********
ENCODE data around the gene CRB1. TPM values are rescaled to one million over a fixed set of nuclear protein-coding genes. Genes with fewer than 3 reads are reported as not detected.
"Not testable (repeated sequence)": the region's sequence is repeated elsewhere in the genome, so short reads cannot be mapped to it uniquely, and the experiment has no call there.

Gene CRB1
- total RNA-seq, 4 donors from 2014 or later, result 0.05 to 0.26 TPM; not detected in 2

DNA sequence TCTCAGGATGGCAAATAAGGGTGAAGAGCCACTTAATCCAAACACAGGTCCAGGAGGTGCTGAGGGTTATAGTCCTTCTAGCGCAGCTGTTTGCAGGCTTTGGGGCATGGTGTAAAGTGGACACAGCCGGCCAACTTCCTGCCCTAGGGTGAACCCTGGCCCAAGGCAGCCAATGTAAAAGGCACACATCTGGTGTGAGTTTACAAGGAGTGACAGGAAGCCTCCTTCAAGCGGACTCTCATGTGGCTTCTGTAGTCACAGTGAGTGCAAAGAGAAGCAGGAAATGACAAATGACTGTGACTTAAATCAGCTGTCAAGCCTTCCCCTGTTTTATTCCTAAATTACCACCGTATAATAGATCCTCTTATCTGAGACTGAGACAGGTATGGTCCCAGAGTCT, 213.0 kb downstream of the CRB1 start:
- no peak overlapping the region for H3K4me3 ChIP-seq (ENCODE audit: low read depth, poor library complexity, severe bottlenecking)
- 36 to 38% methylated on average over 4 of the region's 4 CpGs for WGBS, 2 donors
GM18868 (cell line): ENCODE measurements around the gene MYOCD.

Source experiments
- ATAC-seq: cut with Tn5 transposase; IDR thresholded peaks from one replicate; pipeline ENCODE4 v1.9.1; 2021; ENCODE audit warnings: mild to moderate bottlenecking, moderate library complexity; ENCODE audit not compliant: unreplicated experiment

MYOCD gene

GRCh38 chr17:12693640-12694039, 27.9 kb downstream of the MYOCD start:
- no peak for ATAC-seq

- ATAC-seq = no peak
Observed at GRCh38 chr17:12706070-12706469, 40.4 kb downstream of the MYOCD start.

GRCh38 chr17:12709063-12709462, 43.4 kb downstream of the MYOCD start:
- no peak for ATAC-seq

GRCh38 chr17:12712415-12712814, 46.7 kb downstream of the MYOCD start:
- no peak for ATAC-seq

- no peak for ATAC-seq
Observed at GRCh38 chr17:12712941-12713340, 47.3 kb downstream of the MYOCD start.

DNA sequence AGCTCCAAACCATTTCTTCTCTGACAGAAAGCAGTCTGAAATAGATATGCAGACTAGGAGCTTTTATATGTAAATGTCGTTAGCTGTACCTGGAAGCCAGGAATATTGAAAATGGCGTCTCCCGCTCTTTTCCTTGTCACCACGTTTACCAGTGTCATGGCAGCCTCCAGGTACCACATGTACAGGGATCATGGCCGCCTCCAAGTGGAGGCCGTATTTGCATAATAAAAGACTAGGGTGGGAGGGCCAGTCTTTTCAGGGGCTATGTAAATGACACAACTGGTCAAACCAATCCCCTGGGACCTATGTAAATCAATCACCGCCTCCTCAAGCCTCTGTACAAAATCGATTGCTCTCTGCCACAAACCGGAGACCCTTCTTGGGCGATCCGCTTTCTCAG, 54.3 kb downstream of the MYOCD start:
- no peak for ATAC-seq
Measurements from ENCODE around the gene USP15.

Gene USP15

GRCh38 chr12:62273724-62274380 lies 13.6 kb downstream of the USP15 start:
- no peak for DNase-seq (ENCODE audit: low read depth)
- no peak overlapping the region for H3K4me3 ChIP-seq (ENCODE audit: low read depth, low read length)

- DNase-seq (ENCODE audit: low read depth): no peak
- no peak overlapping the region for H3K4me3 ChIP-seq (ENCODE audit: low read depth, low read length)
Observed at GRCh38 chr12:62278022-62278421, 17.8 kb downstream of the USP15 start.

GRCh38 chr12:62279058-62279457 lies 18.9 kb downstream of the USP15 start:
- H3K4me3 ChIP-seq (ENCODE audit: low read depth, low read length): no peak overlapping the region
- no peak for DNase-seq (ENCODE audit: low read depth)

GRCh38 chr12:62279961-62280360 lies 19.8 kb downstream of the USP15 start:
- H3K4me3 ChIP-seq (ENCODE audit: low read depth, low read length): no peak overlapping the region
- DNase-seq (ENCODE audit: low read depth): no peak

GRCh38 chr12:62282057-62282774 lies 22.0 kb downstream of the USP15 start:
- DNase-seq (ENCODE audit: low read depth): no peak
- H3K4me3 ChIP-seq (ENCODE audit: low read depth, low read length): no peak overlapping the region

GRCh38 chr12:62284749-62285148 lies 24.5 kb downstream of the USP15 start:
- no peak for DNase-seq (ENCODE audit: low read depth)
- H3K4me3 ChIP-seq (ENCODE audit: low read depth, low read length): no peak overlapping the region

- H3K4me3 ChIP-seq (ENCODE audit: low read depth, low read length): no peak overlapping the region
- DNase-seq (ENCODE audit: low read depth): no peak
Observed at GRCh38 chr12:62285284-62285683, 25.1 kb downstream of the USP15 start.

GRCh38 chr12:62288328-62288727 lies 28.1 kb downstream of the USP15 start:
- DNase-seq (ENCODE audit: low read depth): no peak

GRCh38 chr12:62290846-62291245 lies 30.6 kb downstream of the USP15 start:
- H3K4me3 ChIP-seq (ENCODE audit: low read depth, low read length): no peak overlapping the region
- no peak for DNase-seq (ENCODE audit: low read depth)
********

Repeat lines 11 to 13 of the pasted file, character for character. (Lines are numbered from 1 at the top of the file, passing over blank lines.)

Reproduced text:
MYOCD gene

GRCh38 chr17:12693640-12694039, 27.9 kb downstream of the MYOCD start:
- no peak for ATAC-seq